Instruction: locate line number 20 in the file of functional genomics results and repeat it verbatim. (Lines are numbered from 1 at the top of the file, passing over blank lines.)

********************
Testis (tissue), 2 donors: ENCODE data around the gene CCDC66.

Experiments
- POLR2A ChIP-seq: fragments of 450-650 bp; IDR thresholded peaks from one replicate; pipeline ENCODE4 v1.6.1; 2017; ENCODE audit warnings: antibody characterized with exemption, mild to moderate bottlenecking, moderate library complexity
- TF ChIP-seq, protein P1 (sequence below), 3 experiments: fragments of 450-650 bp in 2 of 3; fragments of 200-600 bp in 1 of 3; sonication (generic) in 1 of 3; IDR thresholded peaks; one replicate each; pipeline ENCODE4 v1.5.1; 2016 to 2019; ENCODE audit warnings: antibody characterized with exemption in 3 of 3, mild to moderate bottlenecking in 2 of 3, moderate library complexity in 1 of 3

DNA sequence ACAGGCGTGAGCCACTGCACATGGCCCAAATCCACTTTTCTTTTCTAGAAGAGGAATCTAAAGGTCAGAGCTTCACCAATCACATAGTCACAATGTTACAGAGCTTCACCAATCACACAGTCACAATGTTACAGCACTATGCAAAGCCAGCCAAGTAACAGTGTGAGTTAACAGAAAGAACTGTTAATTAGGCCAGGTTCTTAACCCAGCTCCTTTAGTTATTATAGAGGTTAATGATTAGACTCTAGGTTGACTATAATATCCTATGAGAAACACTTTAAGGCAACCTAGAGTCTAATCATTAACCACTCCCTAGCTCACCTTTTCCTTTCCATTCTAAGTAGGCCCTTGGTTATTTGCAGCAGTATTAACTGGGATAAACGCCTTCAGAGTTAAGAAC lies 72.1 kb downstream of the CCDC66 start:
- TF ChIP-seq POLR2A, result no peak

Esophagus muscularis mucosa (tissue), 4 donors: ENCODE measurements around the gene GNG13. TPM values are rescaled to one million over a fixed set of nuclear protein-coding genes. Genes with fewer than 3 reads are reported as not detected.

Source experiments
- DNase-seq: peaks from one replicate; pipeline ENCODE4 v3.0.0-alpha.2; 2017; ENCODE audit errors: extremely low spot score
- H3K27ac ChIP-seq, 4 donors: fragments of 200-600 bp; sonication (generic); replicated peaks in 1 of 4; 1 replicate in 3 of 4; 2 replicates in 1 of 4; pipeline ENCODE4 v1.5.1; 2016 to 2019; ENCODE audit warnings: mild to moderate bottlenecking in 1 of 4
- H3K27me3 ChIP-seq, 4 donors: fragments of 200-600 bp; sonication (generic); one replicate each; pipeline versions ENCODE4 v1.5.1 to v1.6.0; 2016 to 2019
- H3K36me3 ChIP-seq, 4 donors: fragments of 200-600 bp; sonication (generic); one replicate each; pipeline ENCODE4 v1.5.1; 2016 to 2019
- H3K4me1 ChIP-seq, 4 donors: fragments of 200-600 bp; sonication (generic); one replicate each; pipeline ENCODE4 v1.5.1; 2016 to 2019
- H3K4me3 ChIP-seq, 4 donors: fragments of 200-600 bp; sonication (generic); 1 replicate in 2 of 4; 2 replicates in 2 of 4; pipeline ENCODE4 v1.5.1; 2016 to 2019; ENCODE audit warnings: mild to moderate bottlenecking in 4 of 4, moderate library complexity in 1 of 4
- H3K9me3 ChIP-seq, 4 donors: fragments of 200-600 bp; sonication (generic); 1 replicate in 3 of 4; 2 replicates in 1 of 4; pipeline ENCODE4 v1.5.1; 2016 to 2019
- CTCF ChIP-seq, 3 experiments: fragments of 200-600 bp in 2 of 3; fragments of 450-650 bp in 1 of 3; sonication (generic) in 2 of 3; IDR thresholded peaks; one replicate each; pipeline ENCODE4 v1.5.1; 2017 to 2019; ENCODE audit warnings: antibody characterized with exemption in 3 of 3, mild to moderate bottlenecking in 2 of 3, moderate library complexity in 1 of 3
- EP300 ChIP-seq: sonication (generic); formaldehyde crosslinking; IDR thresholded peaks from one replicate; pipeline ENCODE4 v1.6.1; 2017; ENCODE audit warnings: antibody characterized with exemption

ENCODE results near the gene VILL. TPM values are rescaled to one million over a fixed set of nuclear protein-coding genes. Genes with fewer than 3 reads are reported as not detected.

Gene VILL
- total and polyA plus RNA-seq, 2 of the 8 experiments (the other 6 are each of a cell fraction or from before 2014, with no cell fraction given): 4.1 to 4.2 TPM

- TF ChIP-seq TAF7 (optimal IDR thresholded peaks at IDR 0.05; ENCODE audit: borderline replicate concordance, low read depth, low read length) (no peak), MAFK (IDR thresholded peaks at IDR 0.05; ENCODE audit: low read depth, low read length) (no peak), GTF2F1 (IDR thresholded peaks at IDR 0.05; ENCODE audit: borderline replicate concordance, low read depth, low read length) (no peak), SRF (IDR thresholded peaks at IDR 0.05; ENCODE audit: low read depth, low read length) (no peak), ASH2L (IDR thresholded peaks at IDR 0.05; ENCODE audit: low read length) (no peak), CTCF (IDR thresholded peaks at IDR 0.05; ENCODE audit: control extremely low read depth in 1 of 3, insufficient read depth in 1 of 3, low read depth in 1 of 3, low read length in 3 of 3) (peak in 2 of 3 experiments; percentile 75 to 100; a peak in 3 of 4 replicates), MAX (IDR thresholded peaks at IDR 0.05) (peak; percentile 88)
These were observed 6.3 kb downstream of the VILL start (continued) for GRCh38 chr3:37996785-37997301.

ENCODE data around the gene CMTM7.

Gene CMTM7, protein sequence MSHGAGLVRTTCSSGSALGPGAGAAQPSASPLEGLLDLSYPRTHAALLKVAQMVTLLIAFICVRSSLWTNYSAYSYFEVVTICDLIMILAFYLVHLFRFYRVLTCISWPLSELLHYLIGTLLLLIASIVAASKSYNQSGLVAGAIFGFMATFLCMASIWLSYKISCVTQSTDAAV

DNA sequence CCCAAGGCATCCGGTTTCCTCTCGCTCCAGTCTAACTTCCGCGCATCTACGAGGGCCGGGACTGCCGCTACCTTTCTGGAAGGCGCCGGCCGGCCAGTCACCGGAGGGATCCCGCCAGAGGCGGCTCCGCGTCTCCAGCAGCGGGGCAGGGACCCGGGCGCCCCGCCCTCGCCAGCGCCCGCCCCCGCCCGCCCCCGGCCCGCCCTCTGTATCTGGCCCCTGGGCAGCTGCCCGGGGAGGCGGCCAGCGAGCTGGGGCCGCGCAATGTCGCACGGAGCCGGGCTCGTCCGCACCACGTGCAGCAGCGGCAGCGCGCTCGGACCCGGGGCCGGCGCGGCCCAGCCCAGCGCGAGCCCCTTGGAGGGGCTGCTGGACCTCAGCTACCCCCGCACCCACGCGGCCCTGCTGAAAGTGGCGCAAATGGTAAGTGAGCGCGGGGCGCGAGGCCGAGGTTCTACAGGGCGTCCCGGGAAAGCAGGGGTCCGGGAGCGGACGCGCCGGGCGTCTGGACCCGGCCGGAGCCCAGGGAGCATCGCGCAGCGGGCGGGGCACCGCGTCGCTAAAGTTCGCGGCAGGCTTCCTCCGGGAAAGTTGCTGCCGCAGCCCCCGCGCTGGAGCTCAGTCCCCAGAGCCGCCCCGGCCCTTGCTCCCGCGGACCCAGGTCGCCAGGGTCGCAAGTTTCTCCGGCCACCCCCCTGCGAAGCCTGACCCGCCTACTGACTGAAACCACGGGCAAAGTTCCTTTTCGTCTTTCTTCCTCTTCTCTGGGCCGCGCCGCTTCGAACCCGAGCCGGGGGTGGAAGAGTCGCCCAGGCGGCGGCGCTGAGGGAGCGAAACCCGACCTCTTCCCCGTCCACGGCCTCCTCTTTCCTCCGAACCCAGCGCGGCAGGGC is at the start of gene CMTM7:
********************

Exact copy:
- total and polyA plus RNA-seq, 2 of the 8 experiments (the other 6 are each of a cell fraction or from before 2014, with no cell fraction given): 4.1 to 4.2 TPM